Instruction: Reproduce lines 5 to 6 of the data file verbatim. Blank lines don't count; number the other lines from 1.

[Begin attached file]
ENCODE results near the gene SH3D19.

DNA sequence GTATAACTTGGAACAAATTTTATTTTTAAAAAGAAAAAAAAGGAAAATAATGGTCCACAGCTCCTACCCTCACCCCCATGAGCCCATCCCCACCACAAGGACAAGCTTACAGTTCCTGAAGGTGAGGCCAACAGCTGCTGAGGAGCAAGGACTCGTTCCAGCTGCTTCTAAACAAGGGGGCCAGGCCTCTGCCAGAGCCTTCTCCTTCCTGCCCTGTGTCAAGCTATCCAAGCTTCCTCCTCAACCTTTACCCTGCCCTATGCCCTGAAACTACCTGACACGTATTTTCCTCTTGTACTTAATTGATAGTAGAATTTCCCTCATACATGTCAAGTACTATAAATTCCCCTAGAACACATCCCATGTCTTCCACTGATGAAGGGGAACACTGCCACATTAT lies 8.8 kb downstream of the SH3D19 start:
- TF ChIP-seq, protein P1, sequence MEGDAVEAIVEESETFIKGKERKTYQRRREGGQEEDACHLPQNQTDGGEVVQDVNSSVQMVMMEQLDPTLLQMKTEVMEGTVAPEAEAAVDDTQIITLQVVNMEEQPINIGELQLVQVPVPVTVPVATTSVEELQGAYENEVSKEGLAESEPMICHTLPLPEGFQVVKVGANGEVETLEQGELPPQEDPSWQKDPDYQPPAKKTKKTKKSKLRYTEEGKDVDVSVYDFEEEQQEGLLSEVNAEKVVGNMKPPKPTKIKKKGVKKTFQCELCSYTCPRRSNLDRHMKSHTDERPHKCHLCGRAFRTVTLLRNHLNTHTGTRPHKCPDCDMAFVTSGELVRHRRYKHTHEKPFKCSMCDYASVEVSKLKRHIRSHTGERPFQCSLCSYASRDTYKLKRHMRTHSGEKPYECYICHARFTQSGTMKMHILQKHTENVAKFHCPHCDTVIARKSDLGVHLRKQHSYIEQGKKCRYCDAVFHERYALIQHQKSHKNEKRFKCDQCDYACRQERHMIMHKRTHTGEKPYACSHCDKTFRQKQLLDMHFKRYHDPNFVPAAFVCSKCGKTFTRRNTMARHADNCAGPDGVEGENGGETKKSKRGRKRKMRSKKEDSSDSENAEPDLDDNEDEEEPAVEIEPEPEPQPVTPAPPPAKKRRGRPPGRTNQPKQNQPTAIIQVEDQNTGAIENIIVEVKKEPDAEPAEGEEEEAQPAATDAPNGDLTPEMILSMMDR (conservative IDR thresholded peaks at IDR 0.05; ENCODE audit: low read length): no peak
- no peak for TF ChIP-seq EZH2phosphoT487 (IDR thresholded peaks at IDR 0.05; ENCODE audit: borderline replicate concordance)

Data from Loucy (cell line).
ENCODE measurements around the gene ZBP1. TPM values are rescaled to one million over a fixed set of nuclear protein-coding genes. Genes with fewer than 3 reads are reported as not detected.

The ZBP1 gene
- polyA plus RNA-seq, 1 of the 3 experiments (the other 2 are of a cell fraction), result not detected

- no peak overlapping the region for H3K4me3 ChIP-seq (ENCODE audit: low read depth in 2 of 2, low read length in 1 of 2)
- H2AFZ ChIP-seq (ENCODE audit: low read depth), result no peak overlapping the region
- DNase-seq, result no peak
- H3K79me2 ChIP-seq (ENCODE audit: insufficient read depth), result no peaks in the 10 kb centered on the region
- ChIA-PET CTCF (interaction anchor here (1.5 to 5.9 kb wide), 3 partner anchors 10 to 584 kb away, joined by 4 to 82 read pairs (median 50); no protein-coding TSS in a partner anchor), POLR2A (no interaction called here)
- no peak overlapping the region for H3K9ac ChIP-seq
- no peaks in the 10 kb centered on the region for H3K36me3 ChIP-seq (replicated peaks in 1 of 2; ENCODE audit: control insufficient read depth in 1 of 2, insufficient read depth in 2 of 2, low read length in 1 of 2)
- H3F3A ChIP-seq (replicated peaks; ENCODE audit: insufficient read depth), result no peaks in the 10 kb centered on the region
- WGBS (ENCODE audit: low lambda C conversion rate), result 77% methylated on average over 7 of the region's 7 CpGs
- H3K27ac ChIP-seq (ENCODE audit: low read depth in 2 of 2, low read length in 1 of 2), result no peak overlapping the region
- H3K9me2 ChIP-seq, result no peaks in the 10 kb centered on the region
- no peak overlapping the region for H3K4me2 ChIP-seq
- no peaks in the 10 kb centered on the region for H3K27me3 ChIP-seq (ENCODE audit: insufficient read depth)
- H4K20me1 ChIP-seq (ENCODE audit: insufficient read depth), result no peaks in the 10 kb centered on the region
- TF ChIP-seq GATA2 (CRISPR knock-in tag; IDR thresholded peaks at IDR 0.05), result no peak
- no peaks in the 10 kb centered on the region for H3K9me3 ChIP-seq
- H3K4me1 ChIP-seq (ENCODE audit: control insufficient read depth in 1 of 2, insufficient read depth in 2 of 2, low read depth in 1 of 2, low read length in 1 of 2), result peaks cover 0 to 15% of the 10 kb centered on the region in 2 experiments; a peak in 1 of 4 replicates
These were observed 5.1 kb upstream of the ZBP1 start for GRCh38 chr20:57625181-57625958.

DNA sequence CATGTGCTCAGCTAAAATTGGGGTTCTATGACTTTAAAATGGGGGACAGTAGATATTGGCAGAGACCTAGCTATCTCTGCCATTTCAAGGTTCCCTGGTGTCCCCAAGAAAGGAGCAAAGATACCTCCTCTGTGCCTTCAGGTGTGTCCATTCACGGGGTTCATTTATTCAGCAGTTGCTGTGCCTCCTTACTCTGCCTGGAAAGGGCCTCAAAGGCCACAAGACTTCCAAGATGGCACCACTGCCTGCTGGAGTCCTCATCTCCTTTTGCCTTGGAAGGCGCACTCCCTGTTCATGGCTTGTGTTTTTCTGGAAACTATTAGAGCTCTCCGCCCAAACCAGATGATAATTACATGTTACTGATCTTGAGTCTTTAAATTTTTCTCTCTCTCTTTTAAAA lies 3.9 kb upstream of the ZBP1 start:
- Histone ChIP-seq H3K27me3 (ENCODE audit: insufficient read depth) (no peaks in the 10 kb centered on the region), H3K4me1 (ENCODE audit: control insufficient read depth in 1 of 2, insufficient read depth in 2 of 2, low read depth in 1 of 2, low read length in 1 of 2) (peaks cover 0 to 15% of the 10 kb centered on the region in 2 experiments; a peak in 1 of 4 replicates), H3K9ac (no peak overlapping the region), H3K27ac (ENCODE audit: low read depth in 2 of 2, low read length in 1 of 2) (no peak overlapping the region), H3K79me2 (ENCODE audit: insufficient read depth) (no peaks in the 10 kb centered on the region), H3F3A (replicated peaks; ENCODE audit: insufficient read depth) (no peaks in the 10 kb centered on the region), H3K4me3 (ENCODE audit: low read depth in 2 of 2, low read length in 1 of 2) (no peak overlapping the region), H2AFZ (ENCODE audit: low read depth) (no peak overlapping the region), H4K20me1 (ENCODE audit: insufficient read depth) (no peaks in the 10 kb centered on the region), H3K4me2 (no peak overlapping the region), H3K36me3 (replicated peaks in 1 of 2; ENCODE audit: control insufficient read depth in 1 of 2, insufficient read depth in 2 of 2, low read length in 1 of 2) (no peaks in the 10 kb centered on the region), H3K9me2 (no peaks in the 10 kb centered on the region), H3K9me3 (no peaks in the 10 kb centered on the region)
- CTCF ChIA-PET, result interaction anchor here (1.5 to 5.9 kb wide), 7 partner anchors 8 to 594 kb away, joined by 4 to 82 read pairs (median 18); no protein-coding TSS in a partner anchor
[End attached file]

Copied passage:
Data from Loucy (cell line).
ENCODE measurements around the gene ZBP1. TPM values are rescaled to one million over a fixed set of nuclear protein-coding genes. Genes with fewer than 3 reads are reported as not detected.